Nvidia traditionally produces four GPUs every generation, the 0, 4, 6 and 7. The lower this number, the higher the market positioning of the card. GP104 means that we're talking about a GeForce GPU of the Pascal-generation, first generation, and finally the higher mid-range card. With Pascal, Nvidia has added a GPU to this model, namely the GP102. This card is largely equivalent to the P100, but has far fewer double-precision floating point units. This means that the die size is much reduced, while the gaming performance is comparable to what you would get from the P100. The P100 is 610mm², compared to 'just' 471mm² for the GP102. This was a good decision by Nvidia, because it would have been impractical to try to sell such enormous GPUs for prices under 1000 euros - especially considering that TSMC's 16nm process is not very mature yet. A further difference is that the GP102 has the old GDDR5(X) memory controller, whereas the P100 uses HBM. Here you can see the full specifications of the various Pascal GPUs.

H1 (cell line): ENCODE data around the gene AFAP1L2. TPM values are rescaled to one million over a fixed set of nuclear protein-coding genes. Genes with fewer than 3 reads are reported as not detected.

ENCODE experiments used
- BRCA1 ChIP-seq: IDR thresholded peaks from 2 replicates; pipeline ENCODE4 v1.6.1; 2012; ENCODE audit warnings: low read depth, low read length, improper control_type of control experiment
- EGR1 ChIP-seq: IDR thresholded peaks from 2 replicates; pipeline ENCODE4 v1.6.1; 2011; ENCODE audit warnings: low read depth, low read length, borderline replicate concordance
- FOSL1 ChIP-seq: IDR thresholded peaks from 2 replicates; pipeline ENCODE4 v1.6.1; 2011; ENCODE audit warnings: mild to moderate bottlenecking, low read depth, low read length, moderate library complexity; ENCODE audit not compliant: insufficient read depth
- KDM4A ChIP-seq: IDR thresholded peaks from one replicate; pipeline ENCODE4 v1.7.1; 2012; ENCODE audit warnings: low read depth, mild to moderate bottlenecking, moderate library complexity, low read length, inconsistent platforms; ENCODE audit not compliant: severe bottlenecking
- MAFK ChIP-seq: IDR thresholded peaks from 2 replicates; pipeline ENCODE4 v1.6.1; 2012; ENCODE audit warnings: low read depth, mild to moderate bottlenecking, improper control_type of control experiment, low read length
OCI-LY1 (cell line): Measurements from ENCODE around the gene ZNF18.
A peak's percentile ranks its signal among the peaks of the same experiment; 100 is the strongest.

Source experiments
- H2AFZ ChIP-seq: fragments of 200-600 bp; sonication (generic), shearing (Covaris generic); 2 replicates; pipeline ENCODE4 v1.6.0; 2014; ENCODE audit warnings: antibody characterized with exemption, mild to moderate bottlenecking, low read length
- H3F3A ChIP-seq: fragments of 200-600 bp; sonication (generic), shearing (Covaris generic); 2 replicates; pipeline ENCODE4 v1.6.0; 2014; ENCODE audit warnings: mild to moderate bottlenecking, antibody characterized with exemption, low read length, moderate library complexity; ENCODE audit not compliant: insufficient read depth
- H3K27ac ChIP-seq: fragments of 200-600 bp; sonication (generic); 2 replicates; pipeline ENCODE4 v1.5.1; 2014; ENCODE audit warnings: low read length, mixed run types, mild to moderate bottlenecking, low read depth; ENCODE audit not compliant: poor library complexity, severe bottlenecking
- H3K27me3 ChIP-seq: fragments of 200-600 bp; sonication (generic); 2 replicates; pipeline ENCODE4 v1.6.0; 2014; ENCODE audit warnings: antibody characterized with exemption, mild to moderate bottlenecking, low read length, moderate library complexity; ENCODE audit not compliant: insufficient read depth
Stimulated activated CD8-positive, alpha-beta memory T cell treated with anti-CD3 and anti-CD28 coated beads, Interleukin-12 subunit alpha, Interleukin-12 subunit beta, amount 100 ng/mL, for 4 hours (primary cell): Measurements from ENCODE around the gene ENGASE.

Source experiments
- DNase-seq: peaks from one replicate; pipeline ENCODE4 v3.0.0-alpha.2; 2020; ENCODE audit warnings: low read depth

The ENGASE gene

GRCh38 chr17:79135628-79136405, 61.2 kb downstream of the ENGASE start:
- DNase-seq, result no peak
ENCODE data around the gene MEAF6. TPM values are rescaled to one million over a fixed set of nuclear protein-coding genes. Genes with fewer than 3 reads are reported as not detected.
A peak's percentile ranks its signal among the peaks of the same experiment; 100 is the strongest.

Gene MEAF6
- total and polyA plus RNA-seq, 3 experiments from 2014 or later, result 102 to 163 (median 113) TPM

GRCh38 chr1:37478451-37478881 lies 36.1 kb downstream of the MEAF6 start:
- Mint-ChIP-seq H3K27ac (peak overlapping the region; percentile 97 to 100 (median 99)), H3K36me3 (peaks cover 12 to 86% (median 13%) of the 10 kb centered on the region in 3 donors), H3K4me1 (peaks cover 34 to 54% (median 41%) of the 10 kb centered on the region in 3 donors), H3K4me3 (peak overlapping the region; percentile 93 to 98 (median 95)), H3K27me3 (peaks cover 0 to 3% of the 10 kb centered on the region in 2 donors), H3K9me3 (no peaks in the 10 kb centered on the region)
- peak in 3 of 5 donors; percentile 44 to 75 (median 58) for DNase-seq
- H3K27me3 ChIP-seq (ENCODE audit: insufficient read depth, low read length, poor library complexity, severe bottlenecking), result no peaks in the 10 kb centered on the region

|Process||TSMC 16nm||TSMC 16nm||TSMC 16nm||TSMC 16nm||Samsung 14nm|
|Transistors||15,3 billion||12 billion||7,2 billion||4,4 billion||3,3 billion|
|Double precision (FP64) performance||1/2||1/32||1/32||1/32||1/32|
When it comes to the VRM's, the PEG-connectors and the TDP, there is no difference between the two varieties of the GP102. Both the Titan X (Pascal) and that GTX 1080 Ti Founders Edition have a PEG6- and a PEG8-connector, making for an official maximum power draw of 300 watt. The TDP of 250 watt is also identical.
This is not the case for the video-outputs. While the Titan X (Pascal) had three Displayport 1.4 and one HDMI 2.0 outputs, along with an old-fashioned DVI-port, the DVI has been eliminated in the GTX 1080 Ti. Instead the card has more openings for blowing out the hot air, which might improve the cooling.